Performance measurement and outputs

Transaction thresholds and performance 

It is necessary to define the timeout for every keyword as the number of seconds that Alyvix waits continuously looking on screen for detecting the defined graphic elements of the running keyword.

The performance measurement for each keyword starts immediately after its execution, which basically equals (i.e. in the middle of a test case with a sequence of keywords) with the interaction phase end of the previous keyword. When timeout thresholds are exceeded because Alyvix detects anything, keywords fail and break test cases.

For each critical user transactions, one has to enable the Alyvix performance measurement and to set their own performance warning and critical thresholds. That means Alyvix returns three numbers (i.e. amounts of seconds about one performance and two thresholds) for all keywords with the enabled performance so that monitoring systems know all of those transactions that have exceeded their thresholds.

In case of one keyword fails or if one or more keywords pass their thresholds, monitoring systems can show a proper status tag for each test case (e.g. OK, WARNING, CRITICAL, UNKNOWN), give a detailed description about the last successful transaction and send email notifications to promptly alert system administrators.

Command-line output and HTML report

The Alyvix deployment provides a command-line tool to execute already built test cases (i.e. through Alyvix RIDE, which is the Alyvix test case editor). System integrators can script a command to execute one test case and to get its performances.

The command line output of an Alyvix test case has the Nagios Plugins format. The first row is a text string pipe with the overall exit tag about the test case status, a verbose description about the last successful transaction in case of failed tests and then all the transaction performances (name and seconds) each of them coupled with its warning and critical thresholds. From the second to the last row all transaction performances are listed with their exit status tag, their name and their amount of seconds.

It is also possible to provide an output folder as an argument to the Alyvix command-line tool in order to save an HTML report, after a test case execution, with the details about all the executed transactions.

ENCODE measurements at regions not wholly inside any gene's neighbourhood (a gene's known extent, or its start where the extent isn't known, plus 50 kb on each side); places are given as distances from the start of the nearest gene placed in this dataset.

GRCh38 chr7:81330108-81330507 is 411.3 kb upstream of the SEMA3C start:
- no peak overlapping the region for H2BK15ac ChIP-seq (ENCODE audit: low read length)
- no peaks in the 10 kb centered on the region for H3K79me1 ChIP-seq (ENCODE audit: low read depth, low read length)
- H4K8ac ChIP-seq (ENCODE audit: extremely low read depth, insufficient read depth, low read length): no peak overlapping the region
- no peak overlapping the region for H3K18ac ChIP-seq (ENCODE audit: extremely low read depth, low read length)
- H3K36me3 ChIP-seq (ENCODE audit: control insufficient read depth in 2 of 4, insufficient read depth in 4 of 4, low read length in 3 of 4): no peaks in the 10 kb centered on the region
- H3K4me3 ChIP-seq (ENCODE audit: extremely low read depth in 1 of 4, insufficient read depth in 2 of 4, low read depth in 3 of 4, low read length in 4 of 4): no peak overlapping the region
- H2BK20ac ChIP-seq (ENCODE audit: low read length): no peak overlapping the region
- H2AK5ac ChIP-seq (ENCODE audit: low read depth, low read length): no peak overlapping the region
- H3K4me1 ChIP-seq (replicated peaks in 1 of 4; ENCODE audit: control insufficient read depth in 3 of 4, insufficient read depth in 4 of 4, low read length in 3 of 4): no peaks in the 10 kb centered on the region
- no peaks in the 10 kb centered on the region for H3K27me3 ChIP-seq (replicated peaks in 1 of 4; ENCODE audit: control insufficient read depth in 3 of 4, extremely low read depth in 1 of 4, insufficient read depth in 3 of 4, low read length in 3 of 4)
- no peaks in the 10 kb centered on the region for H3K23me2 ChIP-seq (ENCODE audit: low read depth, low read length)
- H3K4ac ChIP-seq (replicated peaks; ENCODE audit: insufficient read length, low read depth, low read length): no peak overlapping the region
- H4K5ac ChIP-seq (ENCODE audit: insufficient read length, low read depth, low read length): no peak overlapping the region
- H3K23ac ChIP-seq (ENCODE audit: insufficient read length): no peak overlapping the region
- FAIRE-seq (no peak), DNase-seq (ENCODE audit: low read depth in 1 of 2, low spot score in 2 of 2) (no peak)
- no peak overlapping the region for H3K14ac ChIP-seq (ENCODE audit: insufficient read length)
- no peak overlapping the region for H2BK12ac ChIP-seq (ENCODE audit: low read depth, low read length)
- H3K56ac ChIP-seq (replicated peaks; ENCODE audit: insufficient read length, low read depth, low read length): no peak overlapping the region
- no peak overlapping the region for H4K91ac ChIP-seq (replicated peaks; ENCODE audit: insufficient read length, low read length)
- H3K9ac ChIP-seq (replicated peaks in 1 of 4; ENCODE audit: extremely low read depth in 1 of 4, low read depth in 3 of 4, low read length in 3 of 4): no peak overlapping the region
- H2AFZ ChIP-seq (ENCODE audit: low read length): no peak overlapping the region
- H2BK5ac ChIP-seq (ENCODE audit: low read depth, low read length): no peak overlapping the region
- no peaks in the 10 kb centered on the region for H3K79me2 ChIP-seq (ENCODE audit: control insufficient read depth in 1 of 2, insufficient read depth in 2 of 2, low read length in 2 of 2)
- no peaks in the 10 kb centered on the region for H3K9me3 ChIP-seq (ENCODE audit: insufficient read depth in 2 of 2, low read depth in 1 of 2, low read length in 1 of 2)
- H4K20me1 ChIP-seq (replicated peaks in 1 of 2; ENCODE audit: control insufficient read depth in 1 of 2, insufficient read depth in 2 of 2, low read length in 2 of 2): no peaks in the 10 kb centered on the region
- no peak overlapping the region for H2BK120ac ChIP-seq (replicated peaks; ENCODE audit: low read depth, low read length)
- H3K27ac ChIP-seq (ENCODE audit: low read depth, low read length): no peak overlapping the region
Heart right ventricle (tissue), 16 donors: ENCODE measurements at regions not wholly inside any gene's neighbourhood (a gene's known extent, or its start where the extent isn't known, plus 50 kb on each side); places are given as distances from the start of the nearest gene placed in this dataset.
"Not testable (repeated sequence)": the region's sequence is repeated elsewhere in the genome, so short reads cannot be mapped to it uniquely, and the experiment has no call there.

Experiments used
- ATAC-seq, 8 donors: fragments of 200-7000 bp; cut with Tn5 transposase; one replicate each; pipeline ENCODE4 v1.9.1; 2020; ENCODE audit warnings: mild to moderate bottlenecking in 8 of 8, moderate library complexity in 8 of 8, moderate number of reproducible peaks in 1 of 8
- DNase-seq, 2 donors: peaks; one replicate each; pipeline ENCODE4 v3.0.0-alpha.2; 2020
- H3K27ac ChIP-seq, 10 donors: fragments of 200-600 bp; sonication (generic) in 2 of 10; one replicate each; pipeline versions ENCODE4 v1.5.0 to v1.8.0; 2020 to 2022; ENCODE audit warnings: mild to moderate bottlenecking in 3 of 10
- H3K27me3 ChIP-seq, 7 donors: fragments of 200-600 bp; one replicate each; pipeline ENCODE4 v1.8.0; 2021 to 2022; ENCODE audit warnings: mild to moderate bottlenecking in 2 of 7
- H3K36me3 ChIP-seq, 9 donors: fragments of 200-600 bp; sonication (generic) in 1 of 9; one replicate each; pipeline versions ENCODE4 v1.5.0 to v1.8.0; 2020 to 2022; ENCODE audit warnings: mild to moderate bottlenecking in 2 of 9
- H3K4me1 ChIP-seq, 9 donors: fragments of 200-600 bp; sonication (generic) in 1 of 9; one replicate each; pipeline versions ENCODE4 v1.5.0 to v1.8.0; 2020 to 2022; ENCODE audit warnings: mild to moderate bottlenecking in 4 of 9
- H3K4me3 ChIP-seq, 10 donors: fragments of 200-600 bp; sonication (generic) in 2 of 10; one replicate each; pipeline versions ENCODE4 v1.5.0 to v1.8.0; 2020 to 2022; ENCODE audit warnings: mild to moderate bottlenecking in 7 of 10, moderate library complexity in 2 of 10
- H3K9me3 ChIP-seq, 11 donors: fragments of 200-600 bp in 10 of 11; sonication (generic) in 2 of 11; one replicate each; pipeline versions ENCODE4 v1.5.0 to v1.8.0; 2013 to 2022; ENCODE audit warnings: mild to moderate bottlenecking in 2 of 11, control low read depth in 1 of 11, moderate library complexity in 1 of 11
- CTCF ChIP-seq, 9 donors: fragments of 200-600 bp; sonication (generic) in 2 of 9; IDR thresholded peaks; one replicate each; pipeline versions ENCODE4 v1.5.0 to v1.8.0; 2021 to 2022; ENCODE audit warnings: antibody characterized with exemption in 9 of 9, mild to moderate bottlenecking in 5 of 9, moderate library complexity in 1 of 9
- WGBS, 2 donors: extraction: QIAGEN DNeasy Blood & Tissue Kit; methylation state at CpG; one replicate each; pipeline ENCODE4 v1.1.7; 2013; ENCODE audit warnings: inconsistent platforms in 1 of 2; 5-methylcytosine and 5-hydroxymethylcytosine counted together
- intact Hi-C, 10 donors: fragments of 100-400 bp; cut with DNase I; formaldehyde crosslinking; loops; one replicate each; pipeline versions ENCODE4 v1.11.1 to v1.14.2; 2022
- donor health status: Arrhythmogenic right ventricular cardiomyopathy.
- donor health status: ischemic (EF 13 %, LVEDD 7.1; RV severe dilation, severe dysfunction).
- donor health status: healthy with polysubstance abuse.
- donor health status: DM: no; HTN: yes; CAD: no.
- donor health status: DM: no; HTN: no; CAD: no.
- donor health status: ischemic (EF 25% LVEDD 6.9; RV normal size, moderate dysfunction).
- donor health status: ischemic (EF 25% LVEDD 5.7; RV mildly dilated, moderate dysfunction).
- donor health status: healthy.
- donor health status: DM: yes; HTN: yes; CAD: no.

For each keyword, the screenshot of its detection is reported, certifying the screen appears in that moment: component selections and regions of interest are also drawn. In the case of test case failures, an animation visually explains which component has not been detected, blinking its region of interest where it should be.

Performance database and Windows  performance monitor

Alyvix basic keywords allow users to store test case data and performances in a database and to publish them in a CSV file or in Windows Performance Monitor. In the latter way, a generic monitoring system can get that data as any other system statistic (e.g. CPU load, memory usage).

Store Perfdata keyword organizes data coming from test cases in four tables of a single-file SQLite database (one for each test case). In the table runs, every executed keyword takes place as a column: every test case execution generates a new row with a timestamp and a performance for every transaction.

The sorting table reports serial integer numbers (starting from 0) as execution order of keywords, a -1 under a keyword that fails or a NULL in case a keyword has not been executed. In the thresholds table, there are the warning, critical and timeout thresholds for every executed keyword. Alyvix adds a new row in the latter two tables just in case something is changed from the previous test case execution.

The timestamp table contains the absolute timestamps of the beginning of each transaction. In case a transaction breaks there will write a NULL for it and the subsequent ones.

Installing Alyvix (through the Internet) also deploys Alyvix WPM Service by default in the list of available Windows Services (the service runs automatically at boot). Publish Perfdata relies on that service in order to expose all data form the database tables to Windows Performance Monitor. Every test case transaction is a counter that can be added to the ongoing time series chart, but mostly it can be fetched through monitoring agents (e.g. NSClient++) by monitoring systems.